Decades of Abstraction: From the collection of the Honolulu Academy of Arts

Benice
  • Exhib_slideshow_rauchen

    Robert Rauschenberg's Trophy V (for Jasper Johns), 1962, is a prime example of the artist's groundbreaking "combines." 

  • Exhib_slideshow_tobey1

    Untitled, 1954, by American abstract expressionist Mark Tobey.

Slide_prev_over Slide_next_over

October 02, 2008 - October 18, 2009
Clare Booth Luce Gallery of Modern and Contemporary Art (27)


Exhibition Overview

Relegated to the art vaults since January, to make room for original and traveling exhibitions, the Academy’s world-class, comprehensive collection of 20th-century art surfaces again. Paintings, sculptures and works on paper from the museum’s holdings will make a year-long appearance in Decades of Abstraction, revealing the long and rich evolution of abstraction in the 20th century.


The rise of Abstract Expressionism in the late 1940s marked the first time an American visual art would attain international status and influence. Grounded in a language of abstraction that was based in the concrete world of material existence as well as the visual representation of sociopolitical realities and philosophical theories, Abstract Expressionism transformed the art world with its style and aesthetics.

By the end of World War II, the vocabulary of abstract form, combined with the immediacy of gesture and the urgent need for expressive emotional and psychological outlets, resulted in the Abstract Expressionist movement that dominated art in America for more than a decade. In this exhibition, Abstract Expressionism’s emphasis on indeterminacy, the authenticity of unpremeditated gesture, and the awakening of the primal forces of human nature can be seen in works by David Smith, Richard Pousette-Dart, and Mark Tobey, among others.

From the austerity of Abstract Expressionism, artists gravitated toward “hybrid” forms—from lyrical abstraction, with its soft and sensuous style, to color field painting characterized by bright colors, pattern, and a deliberate formal choreography of the picture plane that veered towards ornament and emphasized the flatness of painting, as exemplified in the Academy’s works by Helen Frankenthaler and Morris Louis. Concurrently, artists such as Robert Rauschenberg, Jasper Johns, and Lee Bontecou raised questions about painting and sculpture,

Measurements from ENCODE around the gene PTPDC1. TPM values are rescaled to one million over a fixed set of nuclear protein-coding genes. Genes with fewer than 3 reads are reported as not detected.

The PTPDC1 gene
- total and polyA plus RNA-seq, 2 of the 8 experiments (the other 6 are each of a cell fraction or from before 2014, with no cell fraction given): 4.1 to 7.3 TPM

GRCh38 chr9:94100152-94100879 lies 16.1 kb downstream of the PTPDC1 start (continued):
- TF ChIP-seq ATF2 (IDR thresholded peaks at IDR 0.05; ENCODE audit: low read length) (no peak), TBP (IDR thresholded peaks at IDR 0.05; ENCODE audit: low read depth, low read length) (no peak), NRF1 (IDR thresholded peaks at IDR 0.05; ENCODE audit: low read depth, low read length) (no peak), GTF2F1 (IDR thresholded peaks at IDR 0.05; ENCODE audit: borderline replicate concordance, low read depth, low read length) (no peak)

abstraction and figuration, and the role of art in daily life during the Cold War era, shattering established identities of the medium and ideas of art making through their work. While on the West Coast, landscape artists such as Emerson Woelffer (who is included in the exhibition), were developing their own abstract style, taking cues from the Abstract Expressionists and Lyrical Abstractionists to create a blend of conventional and abstract approaches to landscape painting.

Several precursors provide a conceptual and historical framework to the abstract works on view. For example, through the Constructivist and Surrealist tendencies of Julio Gonzales and Alexander Calder, the logic of reality is fused with the unconscious world of dreams to form a type of meta-reality. Decades of Abstraction was co-curated by Academy Docent Stephen McClaren.

The artists
Harry Bertoia
Lee Bontecou
James Brooks
Alexander Calder
Jean Dubuffet
Harry Fonseca
Helen Frankenthaler
Julio Gonzalez
Philip Guston
Hans Hoffman
Carl Holty
Robert Hudson
Jasper Johns
Keichi Kimura 

Sueko Kimura 
Morris Louis
John McCracken
John McNamara
Louise Nevelson
Kenneth Noland
Minoru Ohira
Nam Jun Paik
Richard Pousette-Dart
Robert Rauschenberg
David Smith
Mark Tobey
Emerson Woelffer
Adja Yunkers